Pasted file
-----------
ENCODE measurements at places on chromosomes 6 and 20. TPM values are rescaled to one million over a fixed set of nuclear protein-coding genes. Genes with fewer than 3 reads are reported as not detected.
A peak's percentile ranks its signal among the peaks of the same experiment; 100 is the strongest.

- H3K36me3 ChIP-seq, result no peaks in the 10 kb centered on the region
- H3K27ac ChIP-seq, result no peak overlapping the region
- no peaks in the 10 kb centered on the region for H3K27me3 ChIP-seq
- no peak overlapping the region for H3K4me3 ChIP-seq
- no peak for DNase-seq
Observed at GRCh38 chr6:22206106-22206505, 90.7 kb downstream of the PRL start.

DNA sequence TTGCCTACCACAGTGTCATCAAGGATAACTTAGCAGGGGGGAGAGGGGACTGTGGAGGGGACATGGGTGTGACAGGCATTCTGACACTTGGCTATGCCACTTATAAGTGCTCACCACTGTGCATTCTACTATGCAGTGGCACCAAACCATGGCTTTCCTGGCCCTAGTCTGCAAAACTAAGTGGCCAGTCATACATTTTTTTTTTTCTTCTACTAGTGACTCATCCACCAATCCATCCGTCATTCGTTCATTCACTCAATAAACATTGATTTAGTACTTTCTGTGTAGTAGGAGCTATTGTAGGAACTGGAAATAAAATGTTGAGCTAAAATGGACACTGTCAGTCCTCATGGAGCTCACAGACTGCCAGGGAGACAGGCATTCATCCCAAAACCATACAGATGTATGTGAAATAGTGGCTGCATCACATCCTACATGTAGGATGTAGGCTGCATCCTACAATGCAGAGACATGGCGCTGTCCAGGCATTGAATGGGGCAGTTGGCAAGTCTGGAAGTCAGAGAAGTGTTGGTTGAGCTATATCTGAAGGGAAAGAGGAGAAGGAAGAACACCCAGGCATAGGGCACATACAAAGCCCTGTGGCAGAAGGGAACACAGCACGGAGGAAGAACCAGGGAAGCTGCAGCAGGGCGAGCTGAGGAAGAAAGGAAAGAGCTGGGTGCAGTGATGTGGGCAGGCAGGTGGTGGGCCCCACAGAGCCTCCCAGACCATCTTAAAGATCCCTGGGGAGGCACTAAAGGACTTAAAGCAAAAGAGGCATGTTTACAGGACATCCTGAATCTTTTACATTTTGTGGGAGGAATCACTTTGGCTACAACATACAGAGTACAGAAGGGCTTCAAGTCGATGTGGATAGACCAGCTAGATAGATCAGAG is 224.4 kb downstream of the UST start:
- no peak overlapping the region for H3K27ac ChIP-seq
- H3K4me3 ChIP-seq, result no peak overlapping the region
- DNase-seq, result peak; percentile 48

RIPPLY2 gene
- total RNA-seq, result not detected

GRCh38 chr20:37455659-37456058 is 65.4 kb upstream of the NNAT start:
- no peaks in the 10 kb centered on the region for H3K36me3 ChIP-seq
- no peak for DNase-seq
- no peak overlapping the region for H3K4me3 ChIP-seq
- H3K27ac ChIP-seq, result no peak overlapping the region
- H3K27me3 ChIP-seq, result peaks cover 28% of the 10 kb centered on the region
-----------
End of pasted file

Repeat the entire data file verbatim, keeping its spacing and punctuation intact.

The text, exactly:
ENCODE measurements at places on chromosomes 6 and 20. TPM values are rescaled to one million over a fixed set of nuclear protein-coding genes. Genes with fewer than 3 reads are reported as not detected.
A peak's percentile ranks its signal among the peaks of the same experiment; 100 is the strongest.

- H3K36me3 ChIP-seq, result no peaks in the 10 kb centered on the region
- H3K27ac ChIP-seq, result no peak overlapping the region
- no peaks in the 10 kb centered on the region for H3K27me3 ChIP-seq
- no peak overlapping the region for H3K4me3 ChIP-seq
- no peak for DNase-seq
Observed at GRCh38 chr6:22206106-22206505, 90.7 kb downstream of the PRL start.

DNA sequence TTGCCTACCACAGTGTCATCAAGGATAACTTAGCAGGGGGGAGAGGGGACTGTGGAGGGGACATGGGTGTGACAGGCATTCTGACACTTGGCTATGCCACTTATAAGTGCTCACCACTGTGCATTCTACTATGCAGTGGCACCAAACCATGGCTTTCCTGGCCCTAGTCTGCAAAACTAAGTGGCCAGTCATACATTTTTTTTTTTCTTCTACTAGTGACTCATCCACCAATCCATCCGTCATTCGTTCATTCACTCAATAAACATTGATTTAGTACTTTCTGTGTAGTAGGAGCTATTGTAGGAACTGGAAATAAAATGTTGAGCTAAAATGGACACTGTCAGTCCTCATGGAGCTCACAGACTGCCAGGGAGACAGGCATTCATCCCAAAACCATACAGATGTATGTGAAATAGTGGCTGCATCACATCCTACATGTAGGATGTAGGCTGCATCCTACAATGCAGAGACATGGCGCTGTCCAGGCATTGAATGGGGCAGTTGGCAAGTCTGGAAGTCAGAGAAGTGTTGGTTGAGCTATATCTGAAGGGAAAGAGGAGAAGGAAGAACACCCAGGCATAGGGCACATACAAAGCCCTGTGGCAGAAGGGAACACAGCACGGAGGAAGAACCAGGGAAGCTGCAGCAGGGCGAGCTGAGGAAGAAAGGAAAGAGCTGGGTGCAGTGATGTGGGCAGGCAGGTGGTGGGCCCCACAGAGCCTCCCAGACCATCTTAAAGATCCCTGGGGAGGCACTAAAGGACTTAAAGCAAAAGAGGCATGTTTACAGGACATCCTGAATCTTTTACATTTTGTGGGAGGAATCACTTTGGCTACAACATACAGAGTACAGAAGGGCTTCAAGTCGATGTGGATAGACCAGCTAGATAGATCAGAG is 224.4 kb downstream of the UST start:
- no peak overlapping the region for H3K27ac ChIP-seq
- H3K4me3 ChIP-seq, result no peak overlapping the region
- DNase-seq, result peak; percentile 48

RIPPLY2 gene
- total RNA-seq, result not detected

GRCh38 chr20:37455659-37456058 is 65.4 kb upstream of the NNAT start:
- no peaks in the 10 kb centered on the region for H3K36me3 ChIP-seq
- no peak for DNase-seq
- no peak overlapping the region for H3K4me3 ChIP-seq
- H3K27ac ChIP-seq, result no peak overlapping the region
- H3K27me3 ChIP-seq, result peaks cover 28% of the 10 kb centered on the region